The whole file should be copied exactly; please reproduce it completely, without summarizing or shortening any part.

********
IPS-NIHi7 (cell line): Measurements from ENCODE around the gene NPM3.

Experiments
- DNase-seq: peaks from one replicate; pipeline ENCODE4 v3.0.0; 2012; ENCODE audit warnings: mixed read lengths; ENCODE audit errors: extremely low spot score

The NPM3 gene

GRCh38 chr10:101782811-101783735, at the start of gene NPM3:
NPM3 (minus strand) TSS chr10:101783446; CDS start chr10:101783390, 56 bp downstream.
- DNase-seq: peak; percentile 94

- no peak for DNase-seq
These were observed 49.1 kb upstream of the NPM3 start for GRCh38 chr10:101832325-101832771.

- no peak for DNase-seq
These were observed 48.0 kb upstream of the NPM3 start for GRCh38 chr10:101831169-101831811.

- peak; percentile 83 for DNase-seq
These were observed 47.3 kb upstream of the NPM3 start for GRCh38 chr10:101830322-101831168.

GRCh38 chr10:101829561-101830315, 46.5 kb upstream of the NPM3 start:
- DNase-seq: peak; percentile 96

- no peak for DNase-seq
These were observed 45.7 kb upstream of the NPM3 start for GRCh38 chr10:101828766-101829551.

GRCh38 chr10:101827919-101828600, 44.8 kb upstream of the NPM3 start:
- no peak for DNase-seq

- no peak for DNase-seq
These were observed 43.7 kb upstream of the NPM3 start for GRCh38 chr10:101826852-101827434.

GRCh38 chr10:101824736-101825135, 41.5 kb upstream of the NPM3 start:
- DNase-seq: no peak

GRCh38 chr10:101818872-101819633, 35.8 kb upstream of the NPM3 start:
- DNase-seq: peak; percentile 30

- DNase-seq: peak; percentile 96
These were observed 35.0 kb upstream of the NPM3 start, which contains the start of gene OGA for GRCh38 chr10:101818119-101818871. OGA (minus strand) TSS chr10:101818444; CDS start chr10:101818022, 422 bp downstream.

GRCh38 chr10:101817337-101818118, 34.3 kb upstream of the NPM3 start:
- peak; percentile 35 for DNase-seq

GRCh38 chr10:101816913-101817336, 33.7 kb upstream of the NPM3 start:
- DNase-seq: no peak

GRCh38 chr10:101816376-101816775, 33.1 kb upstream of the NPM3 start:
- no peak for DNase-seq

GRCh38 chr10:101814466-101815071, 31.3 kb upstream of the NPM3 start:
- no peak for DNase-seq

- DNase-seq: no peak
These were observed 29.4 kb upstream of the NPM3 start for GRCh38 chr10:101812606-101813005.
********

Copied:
IPS-NIHi7 (cell line): Measurements from ENCODE around the gene NPM3.

Experiments
- DNase-seq: peaks from one replicate; pipeline ENCODE4 v3.0.0; 2012; ENCODE audit warnings: mixed read lengths; ENCODE audit errors: extremely low spot score

The NPM3 gene

GRCh38 chr10:101782811-101783735, at the start of gene NPM3:
NPM3 (minus strand) TSS chr10:101783446; CDS start chr10:101783390, 56 bp downstream.
- DNase-seq: peak; percentile 94

- no peak for DNase-seq
These were observed 49.1 kb upstream of the NPM3 start for GRCh38 chr10:101832325-101832771.

- no peak for DNase-seq
These were observed 48.0 kb upstream of the NPM3 start for GRCh38 chr10:101831169-101831811.

- peak; percentile 83 for DNase-seq
These were observed 47.3 kb upstream of the NPM3 start for GRCh38 chr10:101830322-101831168.

GRCh38 chr10:101829561-101830315, 46.5 kb upstream of the NPM3 start:
- DNase-seq: peak; percentile 96

- no peak for DNase-seq
These were observed 45.7 kb upstream of the NPM3 start for GRCh38 chr10:101828766-101829551.

GRCh38 chr10:101827919-101828600, 44.8 kb upstream of the NPM3 start:
- no peak for DNase-seq

- no peak for DNase-seq
These were observed 43.7 kb upstream of the NPM3 start for GRCh38 chr10:101826852-101827434.

GRCh38 chr10:101824736-101825135, 41.5 kb upstream of the NPM3 start:
- DNase-seq: no peak

GRCh38 chr10:101818872-101819633, 35.8 kb upstream of the NPM3 start:
- DNase-seq: peak; percentile 30

- DNase-seq: peak; percentile 96
These were observed 35.0 kb upstream of the NPM3 start, which contains the start of gene OGA for GRCh38 chr10:101818119-101818871. OGA (minus strand) TSS chr10:101818444; CDS start chr10:101818022, 422 bp downstream.

GRCh38 chr10:101817337-101818118, 34.3 kb upstream of the NPM3 start:
- peak; percentile 35 for DNase-seq

GRCh38 chr10:101816913-101817336, 33.7 kb upstream of the NPM3 start:
- DNase-seq: no peak

GRCh38 chr10:101816376-101816775, 33.1 kb upstream of the NPM3 start:
- no peak for DNase-seq

GRCh38 chr10:101814466-101815071, 31.3 kb upstream of the NPM3 start:
- no peak for DNase-seq

- DNase-seq: no peak
These were observed 29.4 kb upstream of the NPM3 start for GRCh38 chr10:101812606-101813005.